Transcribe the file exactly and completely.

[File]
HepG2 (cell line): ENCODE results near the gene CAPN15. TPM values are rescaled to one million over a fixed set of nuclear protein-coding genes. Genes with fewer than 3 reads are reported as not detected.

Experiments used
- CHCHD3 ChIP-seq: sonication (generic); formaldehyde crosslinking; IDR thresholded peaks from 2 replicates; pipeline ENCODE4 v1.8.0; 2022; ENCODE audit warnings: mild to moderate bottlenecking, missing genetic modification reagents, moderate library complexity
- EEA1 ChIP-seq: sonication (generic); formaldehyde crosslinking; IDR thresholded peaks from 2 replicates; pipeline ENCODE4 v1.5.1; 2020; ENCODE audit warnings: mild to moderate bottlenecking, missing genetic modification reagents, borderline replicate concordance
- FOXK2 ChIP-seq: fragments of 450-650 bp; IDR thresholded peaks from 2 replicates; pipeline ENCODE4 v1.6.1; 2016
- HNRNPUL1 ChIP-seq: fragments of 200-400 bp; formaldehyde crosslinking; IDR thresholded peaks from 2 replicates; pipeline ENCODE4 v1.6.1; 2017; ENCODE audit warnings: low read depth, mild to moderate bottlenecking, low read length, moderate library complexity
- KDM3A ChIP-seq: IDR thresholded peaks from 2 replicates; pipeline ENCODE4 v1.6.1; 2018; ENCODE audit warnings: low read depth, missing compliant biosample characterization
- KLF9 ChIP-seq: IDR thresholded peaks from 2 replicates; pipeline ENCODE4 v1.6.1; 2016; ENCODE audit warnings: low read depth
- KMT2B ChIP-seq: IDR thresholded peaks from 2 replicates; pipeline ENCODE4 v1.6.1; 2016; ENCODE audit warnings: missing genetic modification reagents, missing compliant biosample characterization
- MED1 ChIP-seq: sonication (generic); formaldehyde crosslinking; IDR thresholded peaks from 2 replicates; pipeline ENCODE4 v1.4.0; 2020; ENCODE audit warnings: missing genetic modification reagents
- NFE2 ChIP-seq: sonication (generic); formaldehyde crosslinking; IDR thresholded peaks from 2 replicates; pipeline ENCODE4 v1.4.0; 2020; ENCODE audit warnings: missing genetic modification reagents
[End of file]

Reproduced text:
HepG2 (cell line): ENCODE results near the gene CAPN15. TPM values are rescaled to one million over a fixed set of nuclear protein-coding genes. Genes with fewer than 3 reads are reported as not detected.

Experiments used
- CHCHD3 ChIP-seq: sonication (generic); formaldehyde crosslinking; IDR thresholded peaks from 2 replicates; pipeline ENCODE4 v1.8.0; 2022; ENCODE audit warnings: mild to moderate bottlenecking, missing genetic modification reagents, moderate library complexity
- EEA1 ChIP-seq: sonication (generic); formaldehyde crosslinking; IDR thresholded peaks from 2 replicates; pipeline ENCODE4 v1.5.1; 2020; ENCODE audit warnings: mild to moderate bottlenecking, missing genetic modification reagents, borderline replicate concordance
- FOXK2 ChIP-seq: fragments of 450-650 bp; IDR thresholded peaks from 2 replicates; pipeline ENCODE4 v1.6.1; 2016
- HNRNPUL1 ChIP-seq: fragments of 200-400 bp; formaldehyde crosslinking; IDR thresholded peaks from 2 replicates; pipeline ENCODE4 v1.6.1; 2017; ENCODE audit warnings: low read depth, mild to moderate bottlenecking, low read length, moderate library complexity
- KDM3A ChIP-seq: IDR thresholded peaks from 2 replicates; pipeline ENCODE4 v1.6.1; 2018; ENCODE audit warnings: low read depth, missing compliant biosample characterization
- KLF9 ChIP-seq: IDR thresholded peaks from 2 replicates; pipeline ENCODE4 v1.6.1; 2016; ENCODE audit warnings: low read depth
- KMT2B ChIP-seq: IDR thresholded peaks from 2 replicates; pipeline ENCODE4 v1.6.1; 2016; ENCODE audit warnings: missing genetic modification reagents, missing compliant biosample characterization
- MED1 ChIP-seq: sonication (generic); formaldehyde crosslinking; IDR thresholded peaks from 2 replicates; pipeline ENCODE4 v1.4.0; 2020; ENCODE audit warnings: missing genetic modification reagents
- NFE2 ChIP-seq: sonication (generic); formaldehyde crosslinking; IDR thresholded peaks from 2 replicates; pipeline ENCODE4 v1.4.0; 2020; ENCODE audit warnings: missing genetic modification reagents